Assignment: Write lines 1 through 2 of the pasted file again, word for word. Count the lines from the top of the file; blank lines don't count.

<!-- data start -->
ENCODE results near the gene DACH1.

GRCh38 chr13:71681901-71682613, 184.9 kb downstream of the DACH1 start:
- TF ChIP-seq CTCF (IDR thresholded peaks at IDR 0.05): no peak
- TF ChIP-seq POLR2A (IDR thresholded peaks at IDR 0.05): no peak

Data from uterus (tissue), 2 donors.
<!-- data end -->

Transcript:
ENCODE results near the gene DACH1.

GRCh38 chr13:71681901-71682613, 184.9 kb downstream of the DACH1 start: